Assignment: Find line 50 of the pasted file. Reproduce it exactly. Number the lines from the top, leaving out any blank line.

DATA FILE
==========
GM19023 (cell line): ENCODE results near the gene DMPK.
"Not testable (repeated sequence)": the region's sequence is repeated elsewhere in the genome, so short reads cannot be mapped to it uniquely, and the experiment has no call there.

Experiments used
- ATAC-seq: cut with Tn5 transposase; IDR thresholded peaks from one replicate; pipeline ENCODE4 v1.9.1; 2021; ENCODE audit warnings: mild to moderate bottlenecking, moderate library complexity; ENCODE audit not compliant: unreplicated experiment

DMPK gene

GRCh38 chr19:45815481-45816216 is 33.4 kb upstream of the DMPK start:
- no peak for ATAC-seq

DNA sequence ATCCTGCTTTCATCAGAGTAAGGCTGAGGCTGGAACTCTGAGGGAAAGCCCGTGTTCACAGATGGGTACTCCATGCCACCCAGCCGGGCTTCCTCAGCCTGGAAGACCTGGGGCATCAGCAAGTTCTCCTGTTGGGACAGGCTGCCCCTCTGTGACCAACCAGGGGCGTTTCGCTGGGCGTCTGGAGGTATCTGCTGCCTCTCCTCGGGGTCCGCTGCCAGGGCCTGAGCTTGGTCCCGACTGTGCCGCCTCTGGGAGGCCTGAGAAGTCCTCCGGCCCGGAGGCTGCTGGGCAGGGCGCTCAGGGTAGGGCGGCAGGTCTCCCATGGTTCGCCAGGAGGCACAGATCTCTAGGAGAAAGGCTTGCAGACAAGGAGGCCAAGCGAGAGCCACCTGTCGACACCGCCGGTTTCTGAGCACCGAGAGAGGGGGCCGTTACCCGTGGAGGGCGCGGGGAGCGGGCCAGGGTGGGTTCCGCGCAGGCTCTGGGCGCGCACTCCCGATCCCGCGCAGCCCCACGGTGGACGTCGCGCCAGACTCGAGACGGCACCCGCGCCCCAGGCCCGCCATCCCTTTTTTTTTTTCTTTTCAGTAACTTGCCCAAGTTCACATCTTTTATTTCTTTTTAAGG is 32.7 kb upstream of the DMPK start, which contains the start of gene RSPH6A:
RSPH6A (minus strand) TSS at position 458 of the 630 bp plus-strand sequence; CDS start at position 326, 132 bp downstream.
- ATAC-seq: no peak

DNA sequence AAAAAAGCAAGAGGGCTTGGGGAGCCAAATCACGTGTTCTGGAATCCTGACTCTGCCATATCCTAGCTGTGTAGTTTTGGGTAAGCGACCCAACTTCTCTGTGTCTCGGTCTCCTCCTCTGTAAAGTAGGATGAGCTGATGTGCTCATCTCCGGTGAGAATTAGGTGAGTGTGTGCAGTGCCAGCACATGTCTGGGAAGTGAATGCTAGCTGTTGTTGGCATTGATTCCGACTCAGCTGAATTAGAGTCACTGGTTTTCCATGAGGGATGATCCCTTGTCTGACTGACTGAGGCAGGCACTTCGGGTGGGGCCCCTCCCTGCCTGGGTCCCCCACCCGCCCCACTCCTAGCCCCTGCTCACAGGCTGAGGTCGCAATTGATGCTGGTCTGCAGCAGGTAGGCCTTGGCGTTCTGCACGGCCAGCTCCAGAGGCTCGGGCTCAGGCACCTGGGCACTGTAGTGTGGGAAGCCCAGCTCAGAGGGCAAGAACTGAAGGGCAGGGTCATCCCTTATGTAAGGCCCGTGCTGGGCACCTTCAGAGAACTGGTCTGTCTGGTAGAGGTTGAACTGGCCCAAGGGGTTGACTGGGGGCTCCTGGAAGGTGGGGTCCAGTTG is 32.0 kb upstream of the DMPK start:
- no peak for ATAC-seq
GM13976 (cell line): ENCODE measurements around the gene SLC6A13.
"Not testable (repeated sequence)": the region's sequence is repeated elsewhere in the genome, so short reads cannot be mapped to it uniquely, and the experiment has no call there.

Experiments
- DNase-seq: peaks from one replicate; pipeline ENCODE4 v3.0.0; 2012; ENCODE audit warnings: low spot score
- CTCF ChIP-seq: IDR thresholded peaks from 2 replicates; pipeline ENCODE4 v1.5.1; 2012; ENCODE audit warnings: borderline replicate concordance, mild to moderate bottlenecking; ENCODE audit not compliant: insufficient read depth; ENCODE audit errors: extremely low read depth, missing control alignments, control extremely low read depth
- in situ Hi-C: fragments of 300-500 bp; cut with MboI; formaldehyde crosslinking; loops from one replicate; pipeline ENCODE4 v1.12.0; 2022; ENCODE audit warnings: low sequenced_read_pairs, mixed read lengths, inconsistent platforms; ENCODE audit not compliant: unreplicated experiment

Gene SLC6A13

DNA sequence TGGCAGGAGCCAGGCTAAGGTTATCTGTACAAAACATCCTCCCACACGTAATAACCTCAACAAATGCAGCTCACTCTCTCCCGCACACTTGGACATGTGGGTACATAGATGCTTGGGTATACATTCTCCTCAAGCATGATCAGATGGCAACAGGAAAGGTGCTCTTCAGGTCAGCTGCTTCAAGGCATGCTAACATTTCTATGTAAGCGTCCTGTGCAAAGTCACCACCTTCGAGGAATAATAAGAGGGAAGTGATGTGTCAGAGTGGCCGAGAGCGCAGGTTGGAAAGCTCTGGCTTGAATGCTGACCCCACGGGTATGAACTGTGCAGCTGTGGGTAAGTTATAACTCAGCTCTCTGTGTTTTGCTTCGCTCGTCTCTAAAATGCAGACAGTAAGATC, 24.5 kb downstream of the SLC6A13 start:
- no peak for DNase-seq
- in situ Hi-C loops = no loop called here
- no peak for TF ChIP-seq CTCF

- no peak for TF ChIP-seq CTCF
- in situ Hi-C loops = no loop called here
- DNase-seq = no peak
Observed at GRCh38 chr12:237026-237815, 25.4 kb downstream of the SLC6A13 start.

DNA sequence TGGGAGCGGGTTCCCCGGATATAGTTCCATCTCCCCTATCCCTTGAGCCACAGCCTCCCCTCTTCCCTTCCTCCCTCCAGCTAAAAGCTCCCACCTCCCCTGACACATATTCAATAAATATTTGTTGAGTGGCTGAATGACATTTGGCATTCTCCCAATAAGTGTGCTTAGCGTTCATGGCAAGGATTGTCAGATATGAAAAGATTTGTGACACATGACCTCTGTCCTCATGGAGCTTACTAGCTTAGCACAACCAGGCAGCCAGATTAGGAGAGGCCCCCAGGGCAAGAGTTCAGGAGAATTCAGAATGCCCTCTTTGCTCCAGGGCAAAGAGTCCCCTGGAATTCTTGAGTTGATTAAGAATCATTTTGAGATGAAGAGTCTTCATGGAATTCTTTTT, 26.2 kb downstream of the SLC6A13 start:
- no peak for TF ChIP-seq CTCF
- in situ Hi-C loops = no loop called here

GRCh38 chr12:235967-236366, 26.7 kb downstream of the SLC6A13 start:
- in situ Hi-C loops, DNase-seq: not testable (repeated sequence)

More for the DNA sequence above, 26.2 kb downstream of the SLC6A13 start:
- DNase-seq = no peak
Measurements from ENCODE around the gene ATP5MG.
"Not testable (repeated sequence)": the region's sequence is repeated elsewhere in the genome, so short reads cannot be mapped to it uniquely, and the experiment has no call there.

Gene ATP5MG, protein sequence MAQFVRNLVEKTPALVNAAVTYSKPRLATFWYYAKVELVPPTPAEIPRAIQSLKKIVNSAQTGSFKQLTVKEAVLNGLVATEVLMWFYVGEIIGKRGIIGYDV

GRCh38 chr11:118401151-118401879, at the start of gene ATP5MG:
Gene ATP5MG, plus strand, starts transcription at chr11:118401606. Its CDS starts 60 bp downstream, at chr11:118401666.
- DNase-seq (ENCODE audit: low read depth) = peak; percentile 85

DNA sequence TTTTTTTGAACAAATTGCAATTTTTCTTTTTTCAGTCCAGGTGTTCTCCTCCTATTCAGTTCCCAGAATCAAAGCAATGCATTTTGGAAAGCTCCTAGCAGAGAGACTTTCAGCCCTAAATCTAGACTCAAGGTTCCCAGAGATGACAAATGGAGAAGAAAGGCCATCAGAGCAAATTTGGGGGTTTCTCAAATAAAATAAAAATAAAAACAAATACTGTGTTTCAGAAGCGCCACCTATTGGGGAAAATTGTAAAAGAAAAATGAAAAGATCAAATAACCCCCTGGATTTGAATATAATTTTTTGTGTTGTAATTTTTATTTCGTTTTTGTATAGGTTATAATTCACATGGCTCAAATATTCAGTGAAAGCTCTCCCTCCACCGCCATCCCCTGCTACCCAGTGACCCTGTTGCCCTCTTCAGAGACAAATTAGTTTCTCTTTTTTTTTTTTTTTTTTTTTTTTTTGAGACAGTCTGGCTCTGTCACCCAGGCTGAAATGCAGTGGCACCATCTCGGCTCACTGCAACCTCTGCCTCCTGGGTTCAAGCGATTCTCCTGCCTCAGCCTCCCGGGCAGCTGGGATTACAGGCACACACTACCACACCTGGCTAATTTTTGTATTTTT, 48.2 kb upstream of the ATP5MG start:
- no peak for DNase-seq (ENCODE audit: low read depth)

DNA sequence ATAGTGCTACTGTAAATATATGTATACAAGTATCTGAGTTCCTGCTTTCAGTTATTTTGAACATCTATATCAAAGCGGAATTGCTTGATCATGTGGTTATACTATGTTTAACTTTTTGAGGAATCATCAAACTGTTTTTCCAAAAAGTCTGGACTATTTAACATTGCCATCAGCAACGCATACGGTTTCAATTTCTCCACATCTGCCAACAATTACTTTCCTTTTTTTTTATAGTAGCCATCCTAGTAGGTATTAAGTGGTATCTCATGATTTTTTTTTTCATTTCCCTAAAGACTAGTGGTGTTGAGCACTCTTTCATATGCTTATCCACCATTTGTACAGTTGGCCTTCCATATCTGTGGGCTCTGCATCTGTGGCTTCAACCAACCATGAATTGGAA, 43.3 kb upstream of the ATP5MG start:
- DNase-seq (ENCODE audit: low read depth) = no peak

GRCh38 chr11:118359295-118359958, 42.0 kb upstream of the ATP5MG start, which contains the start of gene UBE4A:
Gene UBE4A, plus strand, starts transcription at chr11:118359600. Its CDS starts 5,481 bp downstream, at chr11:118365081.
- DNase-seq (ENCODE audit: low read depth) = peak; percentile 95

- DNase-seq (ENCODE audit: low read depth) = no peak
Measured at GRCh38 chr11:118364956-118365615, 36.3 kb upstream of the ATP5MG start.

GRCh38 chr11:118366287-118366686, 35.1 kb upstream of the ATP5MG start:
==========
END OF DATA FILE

GRCh38 chr11:118366287-118366686, 35.1 kb upstream of the ATP5MG start: